Start your day with The Independent, sign up for daily news emails
Have you tried new the Independent Digital Edition apps?
ebooks
ebooksA special investigation by Andy McSmith
  • Get to the point
Latest stories from i100
Have you tried new the Independent Digital Edition apps?
Independent Dating
and  

By clicking 'Search' you
are agreeing to our
Terms of Use.

iJobs Job Widget
iJobs General

Recruitment Genius: Customer Service Advisors

Negotiable: Recruitment Genius: This winner of the best new business in Shrops...

Recruitment Genius: Customer Service Manager

Negotiable: Recruitment Genius: This winner of the best new business in shrops...

Recruitment Genius: Account Manager - Email Marketing Services

£18000 per annum: Recruitment Genius: This company are looking for a highly or...

SThree: Trainee Recruitment Consultant - Manchester

£18000 - £23000 per annum + competitive: SThree: Trainee Recruitment Consultan...

Day In a Page

Revealed: Why Mohammed Emwazi chose the 'safe option' of fighting for Isis, rather than following his friends to al-Shabaab in Somalia

Why Mohammed Emwazi chose Isis

His friends were betrayed and killed by al-Shabaab
'The solution can never be to impassively watch on while desperate people drown'
An open letter to David Cameron: Building fortress Europe has had deadly results

Open letter to David Cameron

Building the walls of fortress Europe has had deadly results
Tory candidates' tweets not as 'spontaneous' as they seem - you don't say!

You don't say!

Tory candidates' election tweets not as 'spontaneous' as they appear
Mubi: Netflix for people who want to stop just watching trash

So what is Mubi?

Netflix for people who want to stop just watching trash all the time
The impossible job: how to follow Kevin Spacey?

The hardest job in theatre?

How to follow Kevin Spacey
Armenian genocide: To continue to deny the truth of this mass human cruelty is close to a criminal lie

Armenian genocide and the 'good Turks'

To continue to deny the truth of this mass human cruelty is close to a criminal lie
Lou Reed: The truth about the singer's upbringing beyond the biographers' and memoirists' myths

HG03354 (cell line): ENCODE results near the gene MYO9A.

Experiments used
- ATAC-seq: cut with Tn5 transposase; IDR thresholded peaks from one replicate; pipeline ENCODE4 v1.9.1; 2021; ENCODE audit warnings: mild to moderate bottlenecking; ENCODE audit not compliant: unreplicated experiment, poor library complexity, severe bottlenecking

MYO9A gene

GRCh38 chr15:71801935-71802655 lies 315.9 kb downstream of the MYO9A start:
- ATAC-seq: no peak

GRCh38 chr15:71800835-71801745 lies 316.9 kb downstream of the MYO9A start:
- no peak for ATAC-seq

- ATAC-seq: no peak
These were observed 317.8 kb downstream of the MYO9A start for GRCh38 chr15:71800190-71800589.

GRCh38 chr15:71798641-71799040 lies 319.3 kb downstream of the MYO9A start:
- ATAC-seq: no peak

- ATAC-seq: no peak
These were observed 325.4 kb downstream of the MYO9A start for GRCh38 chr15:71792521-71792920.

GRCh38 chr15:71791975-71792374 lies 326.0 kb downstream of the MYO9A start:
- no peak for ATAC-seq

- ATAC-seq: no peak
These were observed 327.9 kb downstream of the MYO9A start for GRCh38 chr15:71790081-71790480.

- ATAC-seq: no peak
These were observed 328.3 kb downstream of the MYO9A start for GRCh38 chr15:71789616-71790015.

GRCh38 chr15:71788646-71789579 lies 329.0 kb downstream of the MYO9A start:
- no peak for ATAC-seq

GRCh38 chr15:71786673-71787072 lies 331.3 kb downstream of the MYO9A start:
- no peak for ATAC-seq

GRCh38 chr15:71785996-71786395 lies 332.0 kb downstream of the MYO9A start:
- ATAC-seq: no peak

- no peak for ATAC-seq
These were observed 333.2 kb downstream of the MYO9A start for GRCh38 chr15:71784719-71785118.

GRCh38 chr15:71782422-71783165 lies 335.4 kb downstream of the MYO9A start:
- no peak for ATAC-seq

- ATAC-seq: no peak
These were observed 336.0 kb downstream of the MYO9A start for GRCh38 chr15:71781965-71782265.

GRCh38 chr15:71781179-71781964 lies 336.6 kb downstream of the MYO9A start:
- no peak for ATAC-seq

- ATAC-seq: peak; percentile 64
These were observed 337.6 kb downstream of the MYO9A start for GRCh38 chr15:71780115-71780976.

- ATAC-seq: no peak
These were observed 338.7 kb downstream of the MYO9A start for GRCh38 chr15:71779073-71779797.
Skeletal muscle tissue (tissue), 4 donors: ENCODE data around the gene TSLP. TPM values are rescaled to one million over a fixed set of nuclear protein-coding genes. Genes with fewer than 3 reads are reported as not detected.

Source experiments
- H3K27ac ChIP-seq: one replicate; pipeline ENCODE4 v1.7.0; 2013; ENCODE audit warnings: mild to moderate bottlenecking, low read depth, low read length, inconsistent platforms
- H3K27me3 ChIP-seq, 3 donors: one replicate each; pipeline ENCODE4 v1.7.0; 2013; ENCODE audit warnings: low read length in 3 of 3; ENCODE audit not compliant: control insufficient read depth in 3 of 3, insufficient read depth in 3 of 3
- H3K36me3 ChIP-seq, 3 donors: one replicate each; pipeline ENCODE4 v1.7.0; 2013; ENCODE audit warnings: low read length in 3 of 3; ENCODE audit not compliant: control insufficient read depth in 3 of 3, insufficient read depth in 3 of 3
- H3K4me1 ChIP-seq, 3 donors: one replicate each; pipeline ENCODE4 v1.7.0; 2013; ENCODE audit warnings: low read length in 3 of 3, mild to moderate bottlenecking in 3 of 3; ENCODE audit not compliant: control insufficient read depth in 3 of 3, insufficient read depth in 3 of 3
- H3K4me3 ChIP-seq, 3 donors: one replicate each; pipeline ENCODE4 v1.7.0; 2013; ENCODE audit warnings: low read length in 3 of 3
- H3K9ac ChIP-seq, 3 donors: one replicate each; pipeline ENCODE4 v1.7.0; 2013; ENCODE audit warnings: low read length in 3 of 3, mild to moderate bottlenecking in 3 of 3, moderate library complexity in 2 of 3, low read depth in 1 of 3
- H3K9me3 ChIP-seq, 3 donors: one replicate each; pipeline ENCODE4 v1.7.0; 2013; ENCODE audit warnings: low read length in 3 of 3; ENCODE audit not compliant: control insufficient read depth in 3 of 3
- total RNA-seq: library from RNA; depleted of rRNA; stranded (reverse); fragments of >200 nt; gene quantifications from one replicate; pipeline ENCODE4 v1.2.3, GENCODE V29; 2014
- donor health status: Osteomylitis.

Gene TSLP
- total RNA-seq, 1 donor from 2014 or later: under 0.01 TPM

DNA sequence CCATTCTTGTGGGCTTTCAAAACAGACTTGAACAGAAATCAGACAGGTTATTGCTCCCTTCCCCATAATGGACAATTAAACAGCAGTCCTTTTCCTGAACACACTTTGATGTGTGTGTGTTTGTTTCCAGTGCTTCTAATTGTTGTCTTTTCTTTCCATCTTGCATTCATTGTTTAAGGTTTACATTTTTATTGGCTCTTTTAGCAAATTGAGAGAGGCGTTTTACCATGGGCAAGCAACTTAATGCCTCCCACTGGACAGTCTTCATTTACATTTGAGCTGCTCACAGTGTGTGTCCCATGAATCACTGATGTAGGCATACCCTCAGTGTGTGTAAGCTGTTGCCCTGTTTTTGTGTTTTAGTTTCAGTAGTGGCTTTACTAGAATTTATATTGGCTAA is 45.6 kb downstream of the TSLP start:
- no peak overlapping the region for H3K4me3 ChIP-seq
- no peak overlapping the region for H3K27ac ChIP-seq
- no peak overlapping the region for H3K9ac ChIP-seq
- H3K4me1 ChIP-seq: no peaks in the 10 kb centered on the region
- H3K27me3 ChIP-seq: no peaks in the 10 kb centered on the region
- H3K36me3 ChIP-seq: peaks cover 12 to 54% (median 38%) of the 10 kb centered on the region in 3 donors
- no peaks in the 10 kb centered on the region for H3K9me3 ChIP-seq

'Lou needed care, but what he got was ECT'

The truth about the singer's upbringing beyond
Migrant boat disaster: This human tragedy has been brewing for four years and EU states can't say they were not warned

This human tragedy has been brewing for years

EU states can't say they were not warned
Women's sportswear: From tackling a marathon to a jog in the park, the right kit can help

Women's sportswear

From tackling a marathon to a jog in the park, the right kit can help
Hillary Clinton's outfits will be as important as her policies in her presidential bid

Clinton's clothes

Like it or not, her outfits will be as important as her policies
NHS struggling to monitor the safety and efficacy of its services outsourced to private providers

Who's monitoring the outsourced NHS services?

A report finds that private firms are not being properly assessed for their quality of care
Zac Goldsmith: 'I'll trigger a by-election over Heathrow'

Zac Goldsmith: 'I'll trigger a by-election over Heathrow'

The Tory MP said he did not want to stand again unless his party's manifesto ruled out a third runway. But he's doing so. Watch this space
How do Greek voters feel about Syriza's backtracking on its anti-austerity pledge?

How do Greeks feel about Syriza?

Five voters from different backgrounds tell us what they expect from Syriza's charismatic leader Alexis Tsipras
From Iraq to Libya and Syria: The wars that come back to haunt us

The wars that come back to haunt us

David Cameron should not escape blame for his role in conflicts that are still raging, argues Patrick Cockburn
Sam Baker and Lauren Laverne: Too busy to surf? Head to The Pool

Too busy to surf? Head to The Pool

A new website is trying to declutter the internet to help busy women. Holly Williams meets the founders